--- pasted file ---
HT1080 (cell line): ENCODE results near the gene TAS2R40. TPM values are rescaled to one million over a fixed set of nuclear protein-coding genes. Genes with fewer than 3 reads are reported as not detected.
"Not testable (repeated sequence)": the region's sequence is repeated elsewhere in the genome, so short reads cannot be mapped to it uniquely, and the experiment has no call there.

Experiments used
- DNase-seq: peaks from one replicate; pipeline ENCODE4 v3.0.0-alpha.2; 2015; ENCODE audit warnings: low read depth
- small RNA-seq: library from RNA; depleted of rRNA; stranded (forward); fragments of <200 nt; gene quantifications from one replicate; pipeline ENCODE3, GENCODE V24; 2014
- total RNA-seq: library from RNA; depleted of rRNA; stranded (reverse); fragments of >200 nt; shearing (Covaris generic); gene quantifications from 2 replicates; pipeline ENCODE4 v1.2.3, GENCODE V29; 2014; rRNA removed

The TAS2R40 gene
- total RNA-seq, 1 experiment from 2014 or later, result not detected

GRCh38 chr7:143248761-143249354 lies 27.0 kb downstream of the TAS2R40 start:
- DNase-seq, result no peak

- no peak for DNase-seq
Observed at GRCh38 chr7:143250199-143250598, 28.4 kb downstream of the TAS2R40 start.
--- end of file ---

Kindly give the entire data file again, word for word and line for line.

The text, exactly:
HT1080 (cell line): ENCODE results near the gene TAS2R40. TPM values are rescaled to one million over a fixed set of nuclear protein-coding genes. Genes with fewer than 3 reads are reported as not detected.
"Not testable (repeated sequence)": the region's sequence is repeated elsewhere in the genome, so short reads cannot be mapped to it uniquely, and the experiment has no call there.

Experiments used
- DNase-seq: peaks from one replicate; pipeline ENCODE4 v3.0.0-alpha.2; 2015; ENCODE audit warnings: low read depth
- small RNA-seq: library from RNA; depleted of rRNA; stranded (forward); fragments of <200 nt; gene quantifications from one replicate; pipeline ENCODE3, GENCODE V24; 2014
- total RNA-seq: library from RNA; depleted of rRNA; stranded (reverse); fragments of >200 nt; shearing (Covaris generic); gene quantifications from 2 replicates; pipeline ENCODE4 v1.2.3, GENCODE V29; 2014; rRNA removed

The TAS2R40 gene
- total RNA-seq, 1 experiment from 2014 or later, result not detected

GRCh38 chr7:143248761-143249354 lies 27.0 kb downstream of the TAS2R40 start:
- DNase-seq, result no peak

- no peak for DNase-seq
Observed at GRCh38 chr7:143250199-143250598, 28.4 kb downstream of the TAS2R40 start.